The members of the Municipal Nutrition Committee being the front liners and operators of the food bank, are the ones accountable in the receiving of all donations whether in cash, in kind or in goods. The preparation and distribution of cooked meals to be served for the daily operation are likewise handled by the members of the Municipal Nutrition Committee. They also checked the expiration dates of all donated canned goods, pasta, bottled drinks, juices and spices while perishable goods should be stored in temperature-controlled freezers or refrigerators keep them from immediate spoilage. They also ensure that the food that they serve the beneficiaries is clean and safe.
Christmas might have passed already but we still have the New Year to welcome and celebrate with the annual tradition of filling our tables with abundance of food for our Media Noche which is believed to bring prosperity and good luck. As the saying goes, ‘tis the season for eating and it is a true challenge to go on a diet during this season of holidays and celebrations. Add to that the endless nagging of your titas/titos and other relatives about your weight and their constant “tumataba ka na,” and it would definitely stress you out and drive you eat more than you should.
But despite these and the flow of food that seems to be endless, let us not forget that while we dive in our favorite holiday foods, we can also practice smart and healthy eating.
A lot of us would say: “Minsan lang naman to. Bukas na ako magda-diet,” and totally forego eating healthy during this moments but it’s always possible to indulge in our favorite holiday treats without sacrificing our nutritional goals. This is possible by not treating food as the enemy. Our anxiety that the food on the table will make you fat and heavy is the first thing that we need to work on. You can always enjoy the holiday foods without having the anxiety to think about every single calorie you put into your mouth.
Below are some easy and doable tips you can keep in mind to practice eating smart and healthy during the holidays:
1. Never skip meals.
If you have a big dinner coming up, never skip meals to “prepare yourself.” Skipping meals in an effort to reserve calories may not only result to feeling hungry throughout the day but will definitely end in overeating. Eat a balanced breakfast and lunch before heading to that big dinner. You may also have light snacks in between meals, may that be fruits or crackers. This will prevent you to binge-eat during your big dinner.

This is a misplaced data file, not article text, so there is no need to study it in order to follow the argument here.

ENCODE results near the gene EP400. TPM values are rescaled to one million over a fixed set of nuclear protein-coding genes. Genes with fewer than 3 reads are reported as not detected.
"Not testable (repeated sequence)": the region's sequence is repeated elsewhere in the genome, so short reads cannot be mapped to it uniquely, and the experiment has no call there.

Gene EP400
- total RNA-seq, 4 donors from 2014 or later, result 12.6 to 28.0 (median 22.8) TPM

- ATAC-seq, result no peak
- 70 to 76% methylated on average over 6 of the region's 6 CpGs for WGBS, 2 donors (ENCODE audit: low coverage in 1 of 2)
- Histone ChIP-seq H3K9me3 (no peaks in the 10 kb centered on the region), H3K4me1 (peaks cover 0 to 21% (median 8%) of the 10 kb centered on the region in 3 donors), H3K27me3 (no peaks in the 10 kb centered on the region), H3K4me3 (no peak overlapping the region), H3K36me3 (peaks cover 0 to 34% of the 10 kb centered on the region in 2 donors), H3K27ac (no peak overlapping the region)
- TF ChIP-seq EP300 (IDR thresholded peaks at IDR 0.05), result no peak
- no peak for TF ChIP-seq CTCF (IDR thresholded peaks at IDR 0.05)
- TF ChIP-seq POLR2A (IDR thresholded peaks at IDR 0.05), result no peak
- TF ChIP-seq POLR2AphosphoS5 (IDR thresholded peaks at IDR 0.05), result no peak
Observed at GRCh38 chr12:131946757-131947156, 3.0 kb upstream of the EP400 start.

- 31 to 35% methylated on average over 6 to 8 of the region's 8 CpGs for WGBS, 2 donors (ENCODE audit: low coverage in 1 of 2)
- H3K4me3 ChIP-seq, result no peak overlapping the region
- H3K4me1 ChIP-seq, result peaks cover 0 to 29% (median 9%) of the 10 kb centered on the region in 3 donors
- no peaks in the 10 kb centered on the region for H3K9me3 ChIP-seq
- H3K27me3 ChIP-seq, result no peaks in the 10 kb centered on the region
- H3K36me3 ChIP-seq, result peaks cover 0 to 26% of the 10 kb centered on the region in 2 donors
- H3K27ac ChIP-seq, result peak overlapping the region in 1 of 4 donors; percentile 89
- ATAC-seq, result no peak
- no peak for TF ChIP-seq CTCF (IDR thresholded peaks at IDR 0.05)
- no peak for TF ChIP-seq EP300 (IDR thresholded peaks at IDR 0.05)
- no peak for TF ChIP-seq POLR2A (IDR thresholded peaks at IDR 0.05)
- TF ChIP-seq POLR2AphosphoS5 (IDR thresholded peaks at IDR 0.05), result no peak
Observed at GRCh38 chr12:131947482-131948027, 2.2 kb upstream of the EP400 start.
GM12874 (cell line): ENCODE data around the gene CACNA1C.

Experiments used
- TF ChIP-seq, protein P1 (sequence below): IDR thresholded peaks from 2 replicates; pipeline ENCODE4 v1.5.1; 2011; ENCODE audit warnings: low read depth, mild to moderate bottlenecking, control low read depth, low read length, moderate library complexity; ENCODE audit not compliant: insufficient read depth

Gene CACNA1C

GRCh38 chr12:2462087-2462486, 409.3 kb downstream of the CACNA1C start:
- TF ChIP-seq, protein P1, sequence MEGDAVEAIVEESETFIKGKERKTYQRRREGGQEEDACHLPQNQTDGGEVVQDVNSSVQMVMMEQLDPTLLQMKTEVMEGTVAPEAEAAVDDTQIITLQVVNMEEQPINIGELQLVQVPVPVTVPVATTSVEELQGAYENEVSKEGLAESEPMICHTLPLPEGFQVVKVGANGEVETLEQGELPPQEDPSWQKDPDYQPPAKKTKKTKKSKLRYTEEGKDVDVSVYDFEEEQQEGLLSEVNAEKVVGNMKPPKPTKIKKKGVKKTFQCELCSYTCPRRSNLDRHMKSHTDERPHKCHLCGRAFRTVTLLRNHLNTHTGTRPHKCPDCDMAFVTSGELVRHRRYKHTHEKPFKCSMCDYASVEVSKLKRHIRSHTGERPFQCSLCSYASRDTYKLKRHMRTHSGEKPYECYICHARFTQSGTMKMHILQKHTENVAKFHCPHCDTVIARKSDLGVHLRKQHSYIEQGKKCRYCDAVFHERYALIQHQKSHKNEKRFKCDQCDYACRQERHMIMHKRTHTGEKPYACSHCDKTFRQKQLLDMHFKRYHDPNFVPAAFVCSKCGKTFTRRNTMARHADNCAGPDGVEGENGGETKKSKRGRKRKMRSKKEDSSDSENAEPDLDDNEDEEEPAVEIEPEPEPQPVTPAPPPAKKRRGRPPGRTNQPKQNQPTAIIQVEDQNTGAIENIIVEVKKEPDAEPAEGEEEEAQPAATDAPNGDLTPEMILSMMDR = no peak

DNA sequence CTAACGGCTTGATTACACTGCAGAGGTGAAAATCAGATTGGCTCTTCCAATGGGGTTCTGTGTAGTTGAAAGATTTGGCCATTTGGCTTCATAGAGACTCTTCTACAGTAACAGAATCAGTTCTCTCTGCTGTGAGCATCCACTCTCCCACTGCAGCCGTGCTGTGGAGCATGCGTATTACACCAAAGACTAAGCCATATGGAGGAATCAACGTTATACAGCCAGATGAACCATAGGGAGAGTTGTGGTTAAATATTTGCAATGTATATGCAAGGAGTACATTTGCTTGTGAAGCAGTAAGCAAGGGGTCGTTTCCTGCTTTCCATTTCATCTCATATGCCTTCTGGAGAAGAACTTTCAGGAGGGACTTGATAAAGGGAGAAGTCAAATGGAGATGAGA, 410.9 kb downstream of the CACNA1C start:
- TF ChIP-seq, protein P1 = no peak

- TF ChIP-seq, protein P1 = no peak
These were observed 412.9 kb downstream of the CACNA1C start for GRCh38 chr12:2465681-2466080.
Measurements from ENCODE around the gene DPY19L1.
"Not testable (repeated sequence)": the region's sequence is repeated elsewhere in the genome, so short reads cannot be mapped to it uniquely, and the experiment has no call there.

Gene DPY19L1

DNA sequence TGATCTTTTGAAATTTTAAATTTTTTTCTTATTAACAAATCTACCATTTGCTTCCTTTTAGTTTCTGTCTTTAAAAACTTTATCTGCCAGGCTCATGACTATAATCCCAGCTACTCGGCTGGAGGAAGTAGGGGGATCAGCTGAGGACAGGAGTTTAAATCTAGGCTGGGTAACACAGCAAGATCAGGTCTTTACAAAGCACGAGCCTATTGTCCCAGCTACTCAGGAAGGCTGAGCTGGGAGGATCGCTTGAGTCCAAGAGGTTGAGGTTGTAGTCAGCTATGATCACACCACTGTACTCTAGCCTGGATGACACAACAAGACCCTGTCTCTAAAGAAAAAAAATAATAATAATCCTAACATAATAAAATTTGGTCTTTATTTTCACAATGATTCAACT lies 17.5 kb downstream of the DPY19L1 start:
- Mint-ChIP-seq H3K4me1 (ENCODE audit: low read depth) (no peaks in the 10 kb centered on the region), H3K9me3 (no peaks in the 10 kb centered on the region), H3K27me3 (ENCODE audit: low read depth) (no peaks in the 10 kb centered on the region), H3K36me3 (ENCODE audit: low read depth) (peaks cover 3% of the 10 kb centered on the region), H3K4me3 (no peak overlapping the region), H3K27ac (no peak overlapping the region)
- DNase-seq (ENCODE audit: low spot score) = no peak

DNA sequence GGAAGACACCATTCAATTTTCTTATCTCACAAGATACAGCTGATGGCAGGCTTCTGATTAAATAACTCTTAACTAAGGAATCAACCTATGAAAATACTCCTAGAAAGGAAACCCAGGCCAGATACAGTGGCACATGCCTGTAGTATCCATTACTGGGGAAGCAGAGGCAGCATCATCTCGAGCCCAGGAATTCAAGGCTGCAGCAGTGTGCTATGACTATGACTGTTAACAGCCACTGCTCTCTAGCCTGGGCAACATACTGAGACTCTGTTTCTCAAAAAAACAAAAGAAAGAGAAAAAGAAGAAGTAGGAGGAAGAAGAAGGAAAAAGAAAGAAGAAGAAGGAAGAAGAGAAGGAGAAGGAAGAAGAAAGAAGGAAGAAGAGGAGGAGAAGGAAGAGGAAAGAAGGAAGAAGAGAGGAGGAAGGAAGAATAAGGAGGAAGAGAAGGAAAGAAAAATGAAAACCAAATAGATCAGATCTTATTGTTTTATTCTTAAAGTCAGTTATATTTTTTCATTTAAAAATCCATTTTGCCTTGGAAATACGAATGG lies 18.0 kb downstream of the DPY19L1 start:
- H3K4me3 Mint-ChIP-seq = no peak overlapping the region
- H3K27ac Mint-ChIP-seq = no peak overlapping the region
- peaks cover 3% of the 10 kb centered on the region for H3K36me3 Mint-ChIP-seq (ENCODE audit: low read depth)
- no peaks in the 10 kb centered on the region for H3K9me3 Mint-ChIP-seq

2. Drink that water.
During the holidays, most often than not, we forget to drink enough water. This may result in us eating and drinking more as the sensation of thirst is mistaken by our body as hunger. Drinking alcohol while dehydrated may also cause you to drink more alcohol which we all know is bad for our health as we should always observe moderation when drinking alcoholic beverages. But if you are really going to consume alcohol, make sure to drink some water in between.
3. Eat slowly and in moderation.
If you are in a buffet, you can get a serving of your favorite foods and in a small plate and stay away from the buffet table right after. Make sure that you have a variety of food choices in your plate and don’t just stack on one dish. Eating slowly helps you eat less as it makes you feel full faster. Eating slowly also means you get to chew your food slower and better which leads to better digestion.
4. Get that body moving.
Who says you cannot do physical activity during the holidays? After a hearty meal, you can always opt for a short walk to burn some calories and help with digestion as body movement can aid in digestion by promoting stimulation of the stomach and intestines, which causes food to move through more quickly. A brief walk as short as 15 minutes after eating has also been proven to improve blood sugar management. Maybe you can even do it together with your loved ones and do some catching up in the process, so go for that walk!
5. Try to adhere to your normal or typical sleeping schedule.